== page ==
Gangsters consider allegiances after Yamaguchi-gumi split

Flash Oct. 20
Flash Oct. 20

On September 29, tension filled the air in Tokyo’s Roppongi entertainment district as Teruaki Takeuchi, a possible successor to the top boss of the Yamaguchi-gumi, emerged from a heavily guarded vehicle and entered the headquarters of the Inagawa-kai.

For two decades, the two gangs have maintained cordial relations. Now, following turmoil within the Yamaguchi-gumi, which is Japan’s largest gang, Flash (Oct. 20) says that those ties remain in place — but others may be more fragile.

“On September 15, Inagawa-kai executives visited the Kobe headquarters of the Yamaguchi-gumi,” a journalist well-versed in organized crime tells the magazine. “The message was: ‘It is a relationship that will not change in the future.’ The visit this time (to Tokyo) was to return the favor.”

Two weeks before the visit to Kobe, the Yamaguchi-gumi excommunicated 13 affiliate gangs, including the Yamaken-gumi and the Kyoyu-kai.

The renegade gangs subsequently formed the Kobe Yamaguchi-gumi, a rival gang to the Yamaguchi-gumi that is headed by Kunio Inoue, the 67-year-old boss of the Yamaken-gumi.

The affirmation of ties by the Yamaguchi-gumi was certainly strategic: The Kobe Yamaguchi-gumi had already begun seeking for partners in crime. Hideyuki Kato, a top boss in the Sumiyoshi-kai, which is Japan’s second-largest crime syndicate, visited the headquarters of the Yamaken-gumi on September 5.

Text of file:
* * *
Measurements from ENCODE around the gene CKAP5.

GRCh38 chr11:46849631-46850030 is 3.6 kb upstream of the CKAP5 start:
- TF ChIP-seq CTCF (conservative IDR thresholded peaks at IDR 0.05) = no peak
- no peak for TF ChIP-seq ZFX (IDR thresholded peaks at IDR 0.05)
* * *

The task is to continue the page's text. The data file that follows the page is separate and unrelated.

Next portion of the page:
Since the split, law enforcement has been concerned about violence. A member of a Yamaguchi-gumi affiliate says that similar worries existed while he was in prison.

“From the time of the split, the prison separated the Yamaguchi-gumi and Kobe Yamaguchi-gumi members,” says the gangster, who was released in the middle of September. “If fights had broken out, it would have been a big problem.”

Teruaki Takeuchi on the cover of Document
Teruaki Takeuchi on the cover of Document

But the gangsters do talk — and a sense of uncertainty surrounding the split has only made a very dreary experience even worse, with some Kobe Yamaguchi-gumi gangsters considering switching allegiances.

“For these guys, it is a desolate existence,” continues the gangster, “and the prospects for success in the Kobe Yamaguchi-gumi (once released from prison) seem small. Already, I’ve had guys requesting that I look out for them.”

But for many gangsters in prison (and there are about 6,000 currently incarcerated in Japan), membership in a particular gang may not be meaningful in the end.

“For a gangster who has been released after serving a long sentence, he will be an old man,” says the aforementioned journalist. “The clout he may have had in the yakuza world as a famous member of any gang will have been changed.” (K.N.)

Source: “Yamaguchi-gumi, Kobe Yamaguchi-gumi ga gokuchu yakuza hikinuki gassen,” Flash (Oct. 20, pages 18-19)

Note: Brief extracts from Japanese vernacular media in the public domain that appear here were translated and summarized under the principle of “fair use.” Every effort has been made to ensure accuracy of the translations. However, we are not responsible for the veracity of their contents. The activities of individuals described herein should not be construed as “typical” behavior of Japanese people nor reflect the intention to portray the country in a negative manner. Our sole aim is to provide examples of various types of reading matter enjoyed by Japanese.

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